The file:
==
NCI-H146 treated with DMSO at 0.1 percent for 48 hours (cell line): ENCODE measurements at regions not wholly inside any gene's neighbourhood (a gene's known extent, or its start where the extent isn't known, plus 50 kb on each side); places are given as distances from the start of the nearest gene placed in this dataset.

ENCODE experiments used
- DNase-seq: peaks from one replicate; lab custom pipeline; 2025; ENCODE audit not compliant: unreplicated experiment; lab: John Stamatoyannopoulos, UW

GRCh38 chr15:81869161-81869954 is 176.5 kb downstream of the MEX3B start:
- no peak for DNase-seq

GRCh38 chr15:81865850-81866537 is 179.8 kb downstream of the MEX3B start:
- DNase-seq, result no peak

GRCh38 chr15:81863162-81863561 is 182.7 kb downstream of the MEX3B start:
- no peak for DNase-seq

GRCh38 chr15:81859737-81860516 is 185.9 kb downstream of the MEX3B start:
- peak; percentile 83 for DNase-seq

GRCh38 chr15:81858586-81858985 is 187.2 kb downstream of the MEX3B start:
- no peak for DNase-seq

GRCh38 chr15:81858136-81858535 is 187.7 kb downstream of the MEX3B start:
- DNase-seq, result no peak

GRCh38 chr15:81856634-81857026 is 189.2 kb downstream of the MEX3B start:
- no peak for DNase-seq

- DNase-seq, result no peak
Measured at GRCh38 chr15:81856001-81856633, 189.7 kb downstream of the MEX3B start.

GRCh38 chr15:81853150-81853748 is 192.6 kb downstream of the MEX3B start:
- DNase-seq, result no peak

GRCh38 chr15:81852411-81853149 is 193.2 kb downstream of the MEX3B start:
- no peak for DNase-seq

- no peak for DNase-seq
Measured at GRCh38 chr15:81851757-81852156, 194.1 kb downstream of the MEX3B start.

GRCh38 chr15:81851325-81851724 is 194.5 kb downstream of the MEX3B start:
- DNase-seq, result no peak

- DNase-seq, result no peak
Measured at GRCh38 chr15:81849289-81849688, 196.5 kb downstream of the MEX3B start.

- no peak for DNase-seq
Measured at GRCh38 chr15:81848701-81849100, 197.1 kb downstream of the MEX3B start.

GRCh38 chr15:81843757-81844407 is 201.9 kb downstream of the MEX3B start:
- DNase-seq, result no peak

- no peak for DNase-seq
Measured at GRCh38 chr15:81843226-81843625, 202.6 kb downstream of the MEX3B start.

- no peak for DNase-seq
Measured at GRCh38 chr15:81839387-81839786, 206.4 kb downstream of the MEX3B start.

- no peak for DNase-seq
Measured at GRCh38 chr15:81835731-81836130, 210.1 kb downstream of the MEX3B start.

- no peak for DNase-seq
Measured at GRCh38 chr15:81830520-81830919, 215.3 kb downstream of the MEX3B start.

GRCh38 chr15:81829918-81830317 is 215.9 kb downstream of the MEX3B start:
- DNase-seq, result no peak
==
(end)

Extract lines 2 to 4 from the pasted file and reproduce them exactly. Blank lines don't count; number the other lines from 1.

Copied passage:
ENCODE experiments used
- DNase-seq: peaks from one replicate; lab custom pipeline; 2025; ENCODE audit not compliant: unreplicated experiment; lab: John Stamatoyannopoulos, UW

GRCh38 chr15:81869161-81869954 is 176.5 kb downstream of the MEX3B start: